In Jonas Wood’s (b, 1977) paintings, he often uses intricate decorative patterning to render ordinary objects that hold personal resonance for him. Some of the pots depicted in Night Bloom Still Life (2015) were make by Wood’s wife, Shio Kusaka. Thus, the painting is just as much a self, or family, portrait as it is a still life. “You could call it a visual diary or even a personal history,” the artist has said. This everyday quality, accentuated by flat planes of color and uniform detail, makes the spatial ambiguities in Wood’s work — such as the impossible perspective of the table — all the more disorienting.
Photographed in the Whitney Museum of American Art in NYC.
The New York Botanical Garden’s annual Holiday Train Show just closed for the season this past weekend, so if you missed it, there’s always next year! I had the chance to check it out with a friend on the Saturday when we had that amazing snow storm here in the city, and it was a pretty sweet time. The Train Show — which is about so much more than just model trains — takes place inside the enchanting setting of the Enid A. Haupt Conservatory, where you can travel back in time, it seems; wandering through miniature landscapes featuring more than 150 scaled iconic buildings, private mansions (many of which do not exist today) and other structures which stretch out amid the plants, under thousands of twinkling lights through various rooms of the conservatory. Also, there are model trains, but they are not necessarily the show stoppers!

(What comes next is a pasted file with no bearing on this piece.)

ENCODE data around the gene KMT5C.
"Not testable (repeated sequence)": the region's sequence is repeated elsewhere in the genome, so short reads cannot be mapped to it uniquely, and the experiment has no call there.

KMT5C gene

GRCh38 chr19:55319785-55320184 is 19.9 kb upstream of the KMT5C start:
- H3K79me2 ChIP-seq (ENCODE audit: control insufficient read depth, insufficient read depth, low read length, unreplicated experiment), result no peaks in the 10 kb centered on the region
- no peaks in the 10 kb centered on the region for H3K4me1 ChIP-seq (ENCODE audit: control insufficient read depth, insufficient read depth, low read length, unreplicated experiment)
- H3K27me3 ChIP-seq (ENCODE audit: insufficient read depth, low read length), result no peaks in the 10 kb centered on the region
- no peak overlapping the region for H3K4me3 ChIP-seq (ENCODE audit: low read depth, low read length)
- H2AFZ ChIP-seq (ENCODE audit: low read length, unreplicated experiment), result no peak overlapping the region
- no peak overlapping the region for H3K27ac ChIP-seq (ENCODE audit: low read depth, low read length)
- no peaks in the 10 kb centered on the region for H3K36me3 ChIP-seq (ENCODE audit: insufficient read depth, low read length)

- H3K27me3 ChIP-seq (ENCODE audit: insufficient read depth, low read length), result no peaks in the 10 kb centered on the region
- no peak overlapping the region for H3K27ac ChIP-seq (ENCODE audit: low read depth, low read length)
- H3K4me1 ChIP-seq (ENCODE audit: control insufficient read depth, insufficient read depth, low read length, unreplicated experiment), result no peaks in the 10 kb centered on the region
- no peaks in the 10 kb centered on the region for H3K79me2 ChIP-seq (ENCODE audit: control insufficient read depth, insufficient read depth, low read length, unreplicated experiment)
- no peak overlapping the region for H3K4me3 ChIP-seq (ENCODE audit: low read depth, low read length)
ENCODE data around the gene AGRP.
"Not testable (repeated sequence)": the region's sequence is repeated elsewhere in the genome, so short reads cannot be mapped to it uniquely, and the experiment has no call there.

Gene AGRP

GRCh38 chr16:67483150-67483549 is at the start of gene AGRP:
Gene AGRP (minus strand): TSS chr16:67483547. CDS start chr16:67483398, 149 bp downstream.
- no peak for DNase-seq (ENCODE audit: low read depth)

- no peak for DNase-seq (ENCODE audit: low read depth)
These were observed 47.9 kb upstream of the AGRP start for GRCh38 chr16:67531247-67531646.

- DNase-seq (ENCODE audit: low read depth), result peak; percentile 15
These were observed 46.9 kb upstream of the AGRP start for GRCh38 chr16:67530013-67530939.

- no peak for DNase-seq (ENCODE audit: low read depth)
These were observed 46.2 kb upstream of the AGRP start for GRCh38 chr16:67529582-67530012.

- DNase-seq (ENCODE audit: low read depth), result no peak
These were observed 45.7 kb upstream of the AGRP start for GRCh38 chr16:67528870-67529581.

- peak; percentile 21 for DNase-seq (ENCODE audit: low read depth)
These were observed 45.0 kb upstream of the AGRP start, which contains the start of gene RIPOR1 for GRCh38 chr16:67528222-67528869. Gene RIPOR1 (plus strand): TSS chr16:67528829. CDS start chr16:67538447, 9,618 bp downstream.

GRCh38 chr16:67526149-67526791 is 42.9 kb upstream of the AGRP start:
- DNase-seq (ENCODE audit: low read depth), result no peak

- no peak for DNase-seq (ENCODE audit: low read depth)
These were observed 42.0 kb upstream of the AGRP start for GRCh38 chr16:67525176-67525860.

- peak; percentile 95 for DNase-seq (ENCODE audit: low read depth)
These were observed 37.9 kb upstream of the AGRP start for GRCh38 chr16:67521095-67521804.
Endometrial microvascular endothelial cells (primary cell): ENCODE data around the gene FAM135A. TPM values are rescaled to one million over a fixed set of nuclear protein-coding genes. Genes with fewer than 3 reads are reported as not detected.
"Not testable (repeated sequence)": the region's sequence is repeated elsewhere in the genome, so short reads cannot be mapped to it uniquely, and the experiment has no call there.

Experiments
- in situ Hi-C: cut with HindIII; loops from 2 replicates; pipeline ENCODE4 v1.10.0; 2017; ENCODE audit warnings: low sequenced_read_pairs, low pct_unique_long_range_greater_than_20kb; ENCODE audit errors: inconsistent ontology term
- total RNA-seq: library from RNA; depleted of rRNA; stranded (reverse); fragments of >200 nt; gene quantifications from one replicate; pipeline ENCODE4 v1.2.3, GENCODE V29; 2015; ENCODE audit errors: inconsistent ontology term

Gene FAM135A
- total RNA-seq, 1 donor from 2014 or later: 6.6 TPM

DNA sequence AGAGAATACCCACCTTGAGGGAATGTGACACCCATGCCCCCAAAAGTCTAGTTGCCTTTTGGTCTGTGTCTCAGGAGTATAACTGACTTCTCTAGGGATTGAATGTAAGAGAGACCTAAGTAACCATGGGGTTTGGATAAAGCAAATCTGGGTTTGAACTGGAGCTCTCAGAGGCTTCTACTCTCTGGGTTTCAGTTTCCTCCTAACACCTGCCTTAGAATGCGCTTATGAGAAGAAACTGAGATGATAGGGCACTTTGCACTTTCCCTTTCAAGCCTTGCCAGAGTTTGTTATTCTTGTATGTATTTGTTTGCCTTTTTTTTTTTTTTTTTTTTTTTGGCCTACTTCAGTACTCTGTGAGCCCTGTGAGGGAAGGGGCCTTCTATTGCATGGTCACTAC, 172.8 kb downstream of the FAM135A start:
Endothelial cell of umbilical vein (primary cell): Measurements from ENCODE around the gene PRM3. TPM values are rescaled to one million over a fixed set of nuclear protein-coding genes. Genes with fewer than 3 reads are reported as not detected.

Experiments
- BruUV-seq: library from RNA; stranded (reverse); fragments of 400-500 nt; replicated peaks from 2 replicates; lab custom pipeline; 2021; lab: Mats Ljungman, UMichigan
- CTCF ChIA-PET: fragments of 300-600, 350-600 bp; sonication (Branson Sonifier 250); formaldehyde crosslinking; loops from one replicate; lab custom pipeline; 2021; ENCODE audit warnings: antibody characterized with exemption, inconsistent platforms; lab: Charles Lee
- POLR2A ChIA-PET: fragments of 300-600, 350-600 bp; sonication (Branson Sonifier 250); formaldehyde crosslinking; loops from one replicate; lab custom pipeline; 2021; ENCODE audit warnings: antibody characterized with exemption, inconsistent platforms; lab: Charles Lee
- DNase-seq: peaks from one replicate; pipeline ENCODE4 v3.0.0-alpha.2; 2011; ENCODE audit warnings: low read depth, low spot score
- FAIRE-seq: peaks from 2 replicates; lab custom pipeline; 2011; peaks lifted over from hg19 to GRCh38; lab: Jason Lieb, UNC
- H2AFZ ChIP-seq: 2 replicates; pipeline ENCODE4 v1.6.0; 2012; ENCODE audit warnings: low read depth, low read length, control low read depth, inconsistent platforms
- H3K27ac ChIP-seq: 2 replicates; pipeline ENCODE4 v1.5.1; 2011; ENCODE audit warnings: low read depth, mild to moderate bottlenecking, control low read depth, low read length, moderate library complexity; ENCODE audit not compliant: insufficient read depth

Inside the glass domed conservatory is an authentic city in miniature, where famed New York architecture is recreated using bark, leaves, and other natural materials. The recent exhibition had expanded since the previous year, with more trains, an all-new Queensboro Bridge, and a true New York finale featuring a whimsical tribute to the iconic Coney Island amusement park’s architecture and attractions, which was one of my favorite assign with cluster of some of NYC’s most iconic, landmark towers.
Here’s another view of the section which featured the NY Stock Exchange, the Flatiron and Chrysler Buildings, the Empire State Building and, up front, Rockefeller Center.
There was even a miniature replica of the iconic Rockefeller Center Christmas Tree, flanked by the gold statue of Prometheus, who represents the ancient Greek legend of the Titan, bringing fire to mankind. And I even managed to get a train in this picture — not always easy to do, as they can zoom by quite quickly!
Find out more about the NYBG Holiday Train Show, and start planning your visit for late 2017, at This Link!
While Meg Webster’s Solar Grow Room — which is just one section of her current, eponymous exhibit at the Paula Cooper Gallery — could easily stand in for a Pink Thing of the Day, I’m going to let it flourish on its own, because it is just so darn rad.
In this installation, Webster turns the Greenhouse Pink! First created for 2015’s Natura Naturans, a joint show with Roxy Paine held at Villa Panza in Milan, Solar Grow Room is an ecosystem sustained by making solar pannel on the gallery exterior. Bathed in pink light, raised planters are cultivated with moss, grass, flowers and other vegetation.